Below is Part 10 in the Black-and-White Thinking Series. Please click on the respective links for Parts 1-9: Part 1 (Introduction), Introduction (Part 2), Part 2 (Biblical Lens), Part 3 (Grace), Part 4 (Mental Illness), Part 5 (Depression), Part 6 (Anxiety), Part 7 (Pride), Part 8 (Christian), and Part 9 (Anger).
Men are from Mars. Women are from Venus. Men are like Waffles. Women are like Spaghetti. There is no doubt that men and women are different, yet both men and women can be black-and-white thinkers. And even though there are some similarities in the sexes with black-and-white thinking, there are some differences as well.
To review, black-and-white thinking involves processing events and situations as “all or nothing,” “either – or,” or “right or wrong.” This type of thinking over-simplifies all the ins and outs of situations and reduces them to basically two choices. Since there are only two choices (good or bad, right or wrong, etc.), it is important to meet the standard (successful/good), or else you fail (failure/bad). While standards can be good, setting standards without a measure of grace is unwise. Black-and-white thinking may lead to setting high standards for others and criticizing them when they fail to meet them. Such interactions will cause others you are close to to feel insecure, lonely, and resentful. In situations of abuse, black-and-white thinking combined with pride is always present.
Generally, men and women who think or process things in black-and-white do so differently because they are created male or female. Hormones, societal norms, and past events and relationships will certainly influence how one perceives, processes, and performs (acts). These influences will also impact the amount of black-and-white Thinking that is present in the individual. Typically, the greater the hurt, broken relationships, or trauma of the past, the greater the black-and-white thinking may be in every area of life. In all cases, when black-and-white thinking is combined with pride, it is about my way, or my will be done in the relationship. It is important to be mindful of these laws (expectations / standards) as they can harm the relationship and cause hurt feelings, fears, and resentments.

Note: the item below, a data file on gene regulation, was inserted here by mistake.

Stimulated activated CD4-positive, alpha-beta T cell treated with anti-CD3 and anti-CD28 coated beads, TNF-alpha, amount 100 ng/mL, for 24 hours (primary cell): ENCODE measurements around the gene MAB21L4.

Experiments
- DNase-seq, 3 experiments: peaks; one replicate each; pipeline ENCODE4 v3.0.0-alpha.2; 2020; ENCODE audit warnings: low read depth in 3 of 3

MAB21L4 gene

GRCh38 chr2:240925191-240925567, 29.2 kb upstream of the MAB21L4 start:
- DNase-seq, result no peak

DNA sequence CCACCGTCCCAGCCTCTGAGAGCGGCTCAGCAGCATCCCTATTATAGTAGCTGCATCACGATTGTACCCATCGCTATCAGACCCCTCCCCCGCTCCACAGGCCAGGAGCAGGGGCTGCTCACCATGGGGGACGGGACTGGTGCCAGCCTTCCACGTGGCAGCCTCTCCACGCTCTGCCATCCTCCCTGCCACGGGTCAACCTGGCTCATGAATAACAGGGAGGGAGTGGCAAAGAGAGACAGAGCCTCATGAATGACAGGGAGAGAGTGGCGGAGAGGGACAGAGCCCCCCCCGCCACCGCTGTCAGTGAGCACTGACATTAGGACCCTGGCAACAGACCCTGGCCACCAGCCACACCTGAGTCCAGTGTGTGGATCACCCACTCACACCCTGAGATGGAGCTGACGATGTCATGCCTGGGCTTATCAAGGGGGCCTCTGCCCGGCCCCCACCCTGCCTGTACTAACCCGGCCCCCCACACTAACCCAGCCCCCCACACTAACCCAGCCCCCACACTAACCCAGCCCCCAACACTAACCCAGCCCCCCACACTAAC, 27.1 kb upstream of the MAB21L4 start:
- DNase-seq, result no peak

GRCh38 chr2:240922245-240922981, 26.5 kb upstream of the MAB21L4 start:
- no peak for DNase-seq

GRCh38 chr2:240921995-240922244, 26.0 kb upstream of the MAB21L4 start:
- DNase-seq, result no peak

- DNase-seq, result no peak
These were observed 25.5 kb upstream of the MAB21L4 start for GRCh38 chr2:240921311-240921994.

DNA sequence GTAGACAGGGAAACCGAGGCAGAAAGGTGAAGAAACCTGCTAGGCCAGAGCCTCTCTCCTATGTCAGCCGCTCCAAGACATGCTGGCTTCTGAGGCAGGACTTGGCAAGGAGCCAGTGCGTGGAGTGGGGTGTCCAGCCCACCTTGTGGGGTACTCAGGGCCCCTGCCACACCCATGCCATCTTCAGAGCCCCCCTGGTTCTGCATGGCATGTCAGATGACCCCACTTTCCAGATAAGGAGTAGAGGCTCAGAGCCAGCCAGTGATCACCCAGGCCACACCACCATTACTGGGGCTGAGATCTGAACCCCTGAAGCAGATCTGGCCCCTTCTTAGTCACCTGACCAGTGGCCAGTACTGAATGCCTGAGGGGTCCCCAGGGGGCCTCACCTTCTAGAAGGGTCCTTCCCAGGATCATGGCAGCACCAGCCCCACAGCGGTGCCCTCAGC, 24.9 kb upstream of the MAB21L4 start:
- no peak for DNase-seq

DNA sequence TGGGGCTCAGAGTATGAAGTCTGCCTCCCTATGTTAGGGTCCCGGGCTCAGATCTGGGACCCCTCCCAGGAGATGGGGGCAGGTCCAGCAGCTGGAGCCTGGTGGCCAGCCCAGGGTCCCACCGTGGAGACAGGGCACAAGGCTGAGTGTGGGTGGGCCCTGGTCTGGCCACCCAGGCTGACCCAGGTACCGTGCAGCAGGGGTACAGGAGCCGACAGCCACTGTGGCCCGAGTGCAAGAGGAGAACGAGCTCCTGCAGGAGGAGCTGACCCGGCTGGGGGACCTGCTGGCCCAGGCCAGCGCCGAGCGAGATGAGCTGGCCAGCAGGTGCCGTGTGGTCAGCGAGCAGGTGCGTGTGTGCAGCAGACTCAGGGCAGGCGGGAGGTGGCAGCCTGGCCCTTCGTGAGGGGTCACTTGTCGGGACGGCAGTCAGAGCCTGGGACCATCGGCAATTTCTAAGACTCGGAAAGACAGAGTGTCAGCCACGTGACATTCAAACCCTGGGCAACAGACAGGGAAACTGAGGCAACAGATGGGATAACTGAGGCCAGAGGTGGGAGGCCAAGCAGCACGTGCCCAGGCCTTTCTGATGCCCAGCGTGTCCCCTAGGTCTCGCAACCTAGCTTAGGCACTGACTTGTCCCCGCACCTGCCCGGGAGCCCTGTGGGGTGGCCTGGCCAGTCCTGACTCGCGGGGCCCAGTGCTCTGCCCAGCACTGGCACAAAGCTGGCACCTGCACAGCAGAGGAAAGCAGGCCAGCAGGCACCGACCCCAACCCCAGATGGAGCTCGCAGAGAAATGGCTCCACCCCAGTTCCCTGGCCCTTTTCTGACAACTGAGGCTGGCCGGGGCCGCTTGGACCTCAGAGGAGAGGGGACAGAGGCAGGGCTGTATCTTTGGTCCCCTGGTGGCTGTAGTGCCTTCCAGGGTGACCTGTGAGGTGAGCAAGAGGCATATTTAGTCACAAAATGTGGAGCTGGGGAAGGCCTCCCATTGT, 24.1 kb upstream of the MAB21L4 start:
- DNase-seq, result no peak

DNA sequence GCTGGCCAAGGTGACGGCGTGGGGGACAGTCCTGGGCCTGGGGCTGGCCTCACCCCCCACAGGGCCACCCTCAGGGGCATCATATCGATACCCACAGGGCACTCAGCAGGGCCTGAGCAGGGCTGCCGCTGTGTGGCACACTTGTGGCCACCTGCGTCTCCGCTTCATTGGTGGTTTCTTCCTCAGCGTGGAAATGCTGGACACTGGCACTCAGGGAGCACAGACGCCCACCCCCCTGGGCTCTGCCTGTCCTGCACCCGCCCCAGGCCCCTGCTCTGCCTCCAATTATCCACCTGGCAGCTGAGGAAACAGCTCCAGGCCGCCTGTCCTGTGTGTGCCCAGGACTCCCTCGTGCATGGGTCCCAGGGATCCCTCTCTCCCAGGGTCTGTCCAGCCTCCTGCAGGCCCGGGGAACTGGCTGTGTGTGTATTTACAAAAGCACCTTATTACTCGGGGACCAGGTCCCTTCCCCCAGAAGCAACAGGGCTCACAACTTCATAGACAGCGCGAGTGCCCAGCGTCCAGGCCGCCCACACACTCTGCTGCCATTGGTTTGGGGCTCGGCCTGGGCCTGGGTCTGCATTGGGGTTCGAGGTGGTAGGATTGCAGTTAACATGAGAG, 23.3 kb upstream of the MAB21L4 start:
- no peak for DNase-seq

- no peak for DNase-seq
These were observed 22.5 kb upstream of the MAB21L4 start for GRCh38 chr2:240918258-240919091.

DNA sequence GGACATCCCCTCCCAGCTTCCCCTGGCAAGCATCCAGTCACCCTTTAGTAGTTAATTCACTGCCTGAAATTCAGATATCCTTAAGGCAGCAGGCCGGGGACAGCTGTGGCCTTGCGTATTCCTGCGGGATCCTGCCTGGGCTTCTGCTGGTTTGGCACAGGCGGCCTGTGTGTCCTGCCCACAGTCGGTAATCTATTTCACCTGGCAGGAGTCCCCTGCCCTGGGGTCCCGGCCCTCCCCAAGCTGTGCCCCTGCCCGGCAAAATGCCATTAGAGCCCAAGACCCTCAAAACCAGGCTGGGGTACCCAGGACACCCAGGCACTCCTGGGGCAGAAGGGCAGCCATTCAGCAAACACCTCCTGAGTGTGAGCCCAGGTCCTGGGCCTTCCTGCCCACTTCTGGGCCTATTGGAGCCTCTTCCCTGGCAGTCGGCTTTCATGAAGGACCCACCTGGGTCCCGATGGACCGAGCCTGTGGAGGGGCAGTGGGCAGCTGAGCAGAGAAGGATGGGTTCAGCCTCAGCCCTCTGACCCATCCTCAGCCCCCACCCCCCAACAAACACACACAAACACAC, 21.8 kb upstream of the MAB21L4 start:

In general, women seem to be more relational (and probably less black-and-white as a whole) than men. I believe this is because women were created by God to be relational. This conclusion is based on the ability and plumbing to give birth and bond with their children through breastfeeding. In addition, the Creation order and reasons for woman to be created seems to suggest that woman was created FOR relationship (Gen 3) with man. Therefore, I would conclude that women seem to be created to be more relational, in general. So it would make sense that either women are more relational and less black-and-white in their thinking, or, at least, the content of their black-and-white thinking may be more relationship oriented. For example, in many black-and-white thinkers with whom I have spoken, the black-and-white thinking in women often occurs as “relational laws.” In other words, your husband MUST love you (love is desired by women, whereas respect is more desired by men) by spending time, serving, etc. That becomes the right way and only way to love, and your husband must do this or a punishment (criticism, withholding sex, etc.) will be given. Either you love me this way (which is right) or you don’t love me (which is wrong). Demanding love (instead of desiring it) thus becomes an idol of the heart. This idol is held on to because she knows she is right, but in holding onto it, she becomes wrong. This can turn into being controlling and will cause damage in the relationship.